The memory controller 103 is responsible for taking requests from the processor 101 for data, that are not satisfied by the cache, and managing the process of servicing those requests in system memory 104. There may be many different kinds of requests, such as load requests for data that is not present in the cache, and evictions of data from the cache that need to be stored back into memory. Typically, the memory controller is able to pipeline requests, so that many requests may be outstanding, and can be serviced in parallel with a much shorter average latency. The memory controller is responsible for interfacing with the details of a particular memory technology, and isolates the system memory from the processor in a modular fashion. The memory controller may either be integrated with the processor, e.g. on the same die, or may be separated, e.g. in a chipset.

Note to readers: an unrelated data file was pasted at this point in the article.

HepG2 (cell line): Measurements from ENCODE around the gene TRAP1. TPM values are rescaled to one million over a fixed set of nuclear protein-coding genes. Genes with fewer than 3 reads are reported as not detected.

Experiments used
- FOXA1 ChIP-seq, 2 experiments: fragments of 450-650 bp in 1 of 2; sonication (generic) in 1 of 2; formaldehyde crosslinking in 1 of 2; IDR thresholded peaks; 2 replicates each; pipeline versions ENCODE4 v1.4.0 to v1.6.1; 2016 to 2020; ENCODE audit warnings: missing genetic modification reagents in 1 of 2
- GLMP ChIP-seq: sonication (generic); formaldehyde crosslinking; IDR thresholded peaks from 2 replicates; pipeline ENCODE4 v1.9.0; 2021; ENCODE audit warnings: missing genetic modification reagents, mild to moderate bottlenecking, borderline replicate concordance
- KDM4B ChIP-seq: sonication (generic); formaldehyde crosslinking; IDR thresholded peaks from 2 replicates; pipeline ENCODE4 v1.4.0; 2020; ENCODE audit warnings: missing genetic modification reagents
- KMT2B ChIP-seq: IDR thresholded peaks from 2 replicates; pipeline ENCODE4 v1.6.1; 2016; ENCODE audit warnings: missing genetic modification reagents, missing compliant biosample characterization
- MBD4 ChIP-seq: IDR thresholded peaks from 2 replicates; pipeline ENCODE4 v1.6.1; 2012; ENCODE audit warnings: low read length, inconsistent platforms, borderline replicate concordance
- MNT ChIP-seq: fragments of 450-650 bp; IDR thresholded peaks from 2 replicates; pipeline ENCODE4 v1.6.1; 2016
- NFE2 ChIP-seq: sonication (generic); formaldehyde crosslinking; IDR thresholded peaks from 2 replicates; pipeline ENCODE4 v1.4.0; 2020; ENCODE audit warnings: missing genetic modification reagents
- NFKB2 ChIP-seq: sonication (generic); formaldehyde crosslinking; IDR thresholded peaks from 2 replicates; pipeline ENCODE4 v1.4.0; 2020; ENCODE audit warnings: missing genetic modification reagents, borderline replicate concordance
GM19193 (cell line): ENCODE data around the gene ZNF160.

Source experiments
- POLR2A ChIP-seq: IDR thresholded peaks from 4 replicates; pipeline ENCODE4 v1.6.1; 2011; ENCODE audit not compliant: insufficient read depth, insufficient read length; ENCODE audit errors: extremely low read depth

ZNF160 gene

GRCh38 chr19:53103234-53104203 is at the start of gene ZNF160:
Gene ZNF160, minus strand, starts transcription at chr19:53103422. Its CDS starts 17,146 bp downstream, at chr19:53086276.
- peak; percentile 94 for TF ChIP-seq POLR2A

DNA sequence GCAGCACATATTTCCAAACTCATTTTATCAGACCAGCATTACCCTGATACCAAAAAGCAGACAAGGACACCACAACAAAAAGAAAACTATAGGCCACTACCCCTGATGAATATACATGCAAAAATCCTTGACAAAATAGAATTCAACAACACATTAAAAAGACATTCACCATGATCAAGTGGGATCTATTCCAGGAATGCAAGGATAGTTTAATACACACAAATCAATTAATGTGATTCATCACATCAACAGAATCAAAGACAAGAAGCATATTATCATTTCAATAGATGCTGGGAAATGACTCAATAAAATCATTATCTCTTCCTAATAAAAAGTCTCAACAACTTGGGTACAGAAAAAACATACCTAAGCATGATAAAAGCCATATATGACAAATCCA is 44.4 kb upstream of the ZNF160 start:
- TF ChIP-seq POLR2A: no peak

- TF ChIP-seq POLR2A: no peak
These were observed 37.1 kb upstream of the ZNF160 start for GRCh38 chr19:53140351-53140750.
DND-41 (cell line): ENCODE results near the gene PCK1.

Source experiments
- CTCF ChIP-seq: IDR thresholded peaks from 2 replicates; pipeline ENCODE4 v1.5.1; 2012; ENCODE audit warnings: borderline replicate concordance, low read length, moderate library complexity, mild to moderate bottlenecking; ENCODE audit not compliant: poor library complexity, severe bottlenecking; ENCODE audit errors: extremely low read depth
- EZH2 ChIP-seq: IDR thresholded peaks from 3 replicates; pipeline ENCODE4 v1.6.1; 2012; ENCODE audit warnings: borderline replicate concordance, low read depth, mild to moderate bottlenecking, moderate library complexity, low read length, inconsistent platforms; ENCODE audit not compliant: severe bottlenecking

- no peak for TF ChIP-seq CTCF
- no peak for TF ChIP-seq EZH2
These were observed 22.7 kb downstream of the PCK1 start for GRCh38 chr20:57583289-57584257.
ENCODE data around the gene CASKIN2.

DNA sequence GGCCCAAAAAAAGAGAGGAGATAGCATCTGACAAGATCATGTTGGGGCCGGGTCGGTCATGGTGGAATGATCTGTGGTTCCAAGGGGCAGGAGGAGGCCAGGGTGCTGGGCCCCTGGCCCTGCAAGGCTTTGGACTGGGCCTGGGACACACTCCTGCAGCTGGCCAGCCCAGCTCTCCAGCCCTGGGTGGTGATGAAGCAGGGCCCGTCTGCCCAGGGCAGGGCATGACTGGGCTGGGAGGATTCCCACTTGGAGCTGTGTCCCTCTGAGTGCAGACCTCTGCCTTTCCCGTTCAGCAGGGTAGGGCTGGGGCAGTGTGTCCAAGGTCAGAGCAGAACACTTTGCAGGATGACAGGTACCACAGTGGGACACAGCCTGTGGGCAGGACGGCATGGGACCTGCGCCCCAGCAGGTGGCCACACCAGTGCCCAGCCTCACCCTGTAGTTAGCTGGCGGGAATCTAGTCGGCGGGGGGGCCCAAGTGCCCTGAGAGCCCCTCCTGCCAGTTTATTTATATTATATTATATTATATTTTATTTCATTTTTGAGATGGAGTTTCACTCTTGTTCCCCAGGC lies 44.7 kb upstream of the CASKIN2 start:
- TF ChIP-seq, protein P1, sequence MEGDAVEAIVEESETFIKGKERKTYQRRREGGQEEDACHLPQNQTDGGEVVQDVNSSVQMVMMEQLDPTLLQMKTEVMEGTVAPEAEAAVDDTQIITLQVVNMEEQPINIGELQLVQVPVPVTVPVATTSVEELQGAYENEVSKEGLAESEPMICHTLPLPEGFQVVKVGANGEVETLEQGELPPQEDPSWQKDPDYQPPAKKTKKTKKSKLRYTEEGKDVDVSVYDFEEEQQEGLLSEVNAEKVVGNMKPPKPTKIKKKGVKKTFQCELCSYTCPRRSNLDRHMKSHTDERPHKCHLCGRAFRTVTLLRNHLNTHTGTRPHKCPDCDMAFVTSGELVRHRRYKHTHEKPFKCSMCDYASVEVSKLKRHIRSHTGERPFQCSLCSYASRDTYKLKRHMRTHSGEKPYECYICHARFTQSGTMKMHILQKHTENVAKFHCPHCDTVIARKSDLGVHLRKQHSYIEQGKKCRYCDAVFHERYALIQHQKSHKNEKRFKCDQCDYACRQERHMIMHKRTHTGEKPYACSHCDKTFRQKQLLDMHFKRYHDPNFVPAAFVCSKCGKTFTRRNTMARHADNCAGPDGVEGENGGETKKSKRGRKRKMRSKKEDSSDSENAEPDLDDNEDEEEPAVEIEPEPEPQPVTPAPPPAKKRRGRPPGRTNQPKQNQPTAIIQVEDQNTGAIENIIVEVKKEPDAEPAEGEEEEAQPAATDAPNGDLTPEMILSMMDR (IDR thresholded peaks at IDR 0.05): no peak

The system memory is typically implemented with a specific type of system memory (e.g., EDO RAM, SDRAM, DDR, etc.).

FIGURES

The present invention is illustrated by way of example, and not limitation, in the figures of the accompanying drawings in which like references indicate similar elements and in which:

FIG. 1 shows a portion of a computing system's architecture;

FIG. 2 shows that a block of content from system memory is loaded into a single cache line;

FIG. 3 a shows an improved approach in which aligned blocks of system memory content can be compressed into a single cache line;

FIG. 3 b shows an exemplary resulting map of substantive system memory content after compressed cache lines are evicted from cache and stored into system memory;

FIG. 4 a shows a portion of a single processor architecture capable of using compressed cache lines;

FIG. 4 b shows a compression map that can be utilized by a system memory controller to keep track of those blocks within its system memory that have been compressed;

FIG. 4 c shows a memory controller having a compression map cache and compression/decompression logic;

FIG. 4 d shows a memory controller having register space for identifying physical system memory allocation for a compression map;

FIG. 5 a shows a pair of methods that can be utilized by the memory controller of FIG. 4 a during a write of a cache line into system memory;